Tonight we had the honor of visiting Verdansky Research Base, operated by the Ukraine. Originally established by the British as 'Base F' in 1947, the station was 30 years later renamed 'Faraday Station' in honor of the scientist Michael Faraday, whose accomplishments in electromagnetic radiation were right in line with much of the geomagnetic and upper atmosphere research conducted at the base. In fact, regular UV radiation readings conducted at the base resulted in the first significant evidence of ozone depletion over the Antarctic continent.
But I digress. Through the latter third of the century the UK was consolidating its 27 Antarctic research stations into a small number of bases. Some were abandoned, others dismantled. In 1996 the UK sold Faraday Station to the Ukraine for the sum of one British pound and the condition that the Ukraine would continue the research currently in progress, and thus the first Ukrainian team moved in to the base in February of 1997.
Piling in to the station's mud room, we were greeted by the station's IT guy who was also our tour guide. His Ukrainian accent was strong, his English presentation was well-rehearsed, and the jokes he sprinkled throughout the tour were all the funnier for their dry delivery.
Everyone manning Vernadsky Station is an overwinterer. Vernadsky operates on a 13-month rotation schedule, with one month overlap for the outgoing team to transfer responsibilities, traditions and knowledge to the incoming team. There are only 14 people on the station, 13 men and one woman, who's husband is also on the station.
Signs of the station's British origins linger (literally and figuratively) throughout the station's halls and lore. Much smaller and more rustic than Palmer Station, Vernadsky was eager to share everything about itself. We were clearly told their photography policy: "Take pictures of everything and share those pictures." The more publicity the station gets, the better the station fares.
While a relatively small research station, Vernadsky is not without its idiosyncrasies. While still a British base, the station once received a shipment of wood and orders for the base carpenters to construct a new pier to replace the old, faltering pier. The carpenters, thousands of miles from authority, decided that the old pier still had a few years left and proceeded to use the wood to fashion a traditional English bar instead. While they received a stiff reprimand for their choice, they started a tradition of stiff drinks on the base that survived, nay, was enhanced by, the transition to the Ukrainians.
Visiting the bar, which incidentally houses the ceremonial one pound note that bought the station, has become a rite of passage in the Antarctic. The Ukrainians distill their own Vodka using centuries-old ice harvested from a nearby glacier, and they pour it freely to any who ask (and convince those who don't). Adding to the lore of the Faraday Bar, the wall holds a collection of bras donated by women who have visited the station. Taking one for the team by giving one to the team, Daveen fulfilled our traditional obligation.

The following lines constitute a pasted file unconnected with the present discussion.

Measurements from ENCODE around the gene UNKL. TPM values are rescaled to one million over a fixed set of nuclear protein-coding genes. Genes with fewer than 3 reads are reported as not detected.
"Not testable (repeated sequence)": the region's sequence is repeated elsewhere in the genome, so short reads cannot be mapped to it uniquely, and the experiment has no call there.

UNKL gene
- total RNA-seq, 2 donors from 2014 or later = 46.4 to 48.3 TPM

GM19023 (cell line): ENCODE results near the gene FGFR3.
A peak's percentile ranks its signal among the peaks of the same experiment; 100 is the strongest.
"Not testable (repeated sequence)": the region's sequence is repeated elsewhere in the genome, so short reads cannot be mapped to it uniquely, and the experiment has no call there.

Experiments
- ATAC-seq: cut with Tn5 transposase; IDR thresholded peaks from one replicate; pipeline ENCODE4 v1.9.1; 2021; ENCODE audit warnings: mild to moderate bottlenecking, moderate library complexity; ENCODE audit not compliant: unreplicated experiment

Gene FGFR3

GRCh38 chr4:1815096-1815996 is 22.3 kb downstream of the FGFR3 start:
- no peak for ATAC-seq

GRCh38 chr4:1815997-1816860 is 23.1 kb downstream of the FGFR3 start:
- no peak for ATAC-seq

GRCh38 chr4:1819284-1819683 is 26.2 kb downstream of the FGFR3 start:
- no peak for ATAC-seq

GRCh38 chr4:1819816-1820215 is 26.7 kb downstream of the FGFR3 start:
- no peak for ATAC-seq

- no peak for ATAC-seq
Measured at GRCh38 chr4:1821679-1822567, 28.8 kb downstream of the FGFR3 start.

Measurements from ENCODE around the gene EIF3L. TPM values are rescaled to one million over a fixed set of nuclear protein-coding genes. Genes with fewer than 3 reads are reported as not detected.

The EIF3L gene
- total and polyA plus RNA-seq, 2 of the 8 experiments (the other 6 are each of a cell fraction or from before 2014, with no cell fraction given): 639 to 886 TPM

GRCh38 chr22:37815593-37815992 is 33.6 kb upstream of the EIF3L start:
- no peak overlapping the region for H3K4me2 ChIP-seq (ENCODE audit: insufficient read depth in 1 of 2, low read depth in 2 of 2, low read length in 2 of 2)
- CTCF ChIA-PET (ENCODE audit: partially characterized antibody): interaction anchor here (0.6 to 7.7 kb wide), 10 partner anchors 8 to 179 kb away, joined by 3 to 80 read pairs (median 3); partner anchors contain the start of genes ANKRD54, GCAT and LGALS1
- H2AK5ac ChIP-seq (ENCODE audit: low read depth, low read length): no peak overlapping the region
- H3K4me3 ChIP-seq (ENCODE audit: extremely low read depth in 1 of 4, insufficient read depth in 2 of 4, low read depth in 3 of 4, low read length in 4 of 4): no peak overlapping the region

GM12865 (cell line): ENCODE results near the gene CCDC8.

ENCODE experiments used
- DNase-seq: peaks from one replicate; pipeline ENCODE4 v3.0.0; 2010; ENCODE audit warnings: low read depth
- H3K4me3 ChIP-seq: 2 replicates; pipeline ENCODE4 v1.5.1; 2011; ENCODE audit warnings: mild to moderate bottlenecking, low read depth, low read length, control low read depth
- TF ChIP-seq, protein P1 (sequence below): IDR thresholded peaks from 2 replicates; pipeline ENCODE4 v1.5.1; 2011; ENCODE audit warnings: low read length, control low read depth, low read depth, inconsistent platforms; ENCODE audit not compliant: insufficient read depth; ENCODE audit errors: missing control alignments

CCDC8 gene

We drank, talked, and danced with the Ukrainians until after midnight, when the station master politely reminded us that even though the sun was still shining his men needed to get to sleep so they would be functional in the morning, and so with vodka-warmed hearts and bellies we made our way back to our own roving base, knowing that soon one of the Vernadsky crew was going to have to make a glacier trek again soon, because more vodka won't make itself.
Read the next chapter: Day 4: Vernadsky Sunset
Table of Contents:
Introduction: Telling the Story posted Jan 10, 2009
Day 0: Positioning posted Jan 12, 2009
Leaving, on a jet plane posted Jan 12, 2009
Day 1: The Herc posted Jan 15, 2009
Day 1: Penguino posted Jan 16, 2009
Day 2: Chicken posted Jan 17, 2009
Day 2: Leopard posted Jan 19, 2009
Day 2: Snow Day posted Jan 22, 2009
Day 2: Shipwreck posted Jan 26, 2009
Day 2: Totally Tabular posted Jan 27, 2009
Day 3: Gentoo Cute posted Jan 29, 2009
Day 3: Lichen Shag Glacier posted Feb 3, 2009
Day 3: Palmer Station Visit posted Feb 9, 2009
Day 4: Icy Penguins posted Feb 11, 2009
Day 4: Adelie Awesome posted Feb 15, 2009
Day 4: Leopard Seal Attack posted Feb 17, 2009
Day 4: Kayak posted Feb 19, 2009
» Day 4: Vernadsky Station Visit posted Feb 23, 2009
Day 4: Vernadsky Sunset posted Feb 25, 2009
Day 5: Antarctic Circle posted Feb 27, 2009
Day 5: Polar Plunge posted Mar 5, 2009
Day 5: Mouth of The Gullet posted Mar 13, 2009
Day 5: Ice Camping posted Mar 18, 2009
Day 6: Flamingos on Ice posted Mar 20, 2009
Day 6: Mountain Climbing posted Mar 24, 2009
Day 6: Ice Textures posted Mar 26, 2009
Day 6: Antarctic New Years posted Apr 2, 2009
Day 7: Crystal Sound Icebreaker posted Apr 9, 2009
Day 7: Abandoned Antarctica: Base W - Part 1 posted Apr 17, 2009
Day 7: Abandoned Antarctica: Base W - Part 2 posted Apr 21, 2009
Day 8: Bird Watching in the Fish Islands posted Apr 23, 2009
Day 8: Icee Day - Part 1 posted May 5, 2009
Day 8: Icee Day - Part 2 posted May 11, 2009
Day 9: Port Lockroy - Base A posted May 20, 2009
Bonus Chapter: Baby Penguins! posted May 21, 2009
Day 9: Antarctic Humpback Whales posted June 3, 2009
Day 9: Dallmann Butt Sliding posted June 11, 2009
Day 10: Birthday Whales posted June 23, 2009
Day 10: Hannah Point Part 1: The Birds posted July 15, 2009
Day 10: Hannah Point Part 2: Elephant Seals posted July 22, 2009
Day 10: Deception Island - Part 1: Walking on the Moon posted Dec 11, 2009
Day 10: Deception Island - Part 2: The Martian Chronicles of Oz posted Dec 15, 2009
Day 11: Emperor Penguins posted Jan 8, 2010
Day 12: Black and White and Pink All Over posted Aug 4, 2011
More chapters posted every few days...
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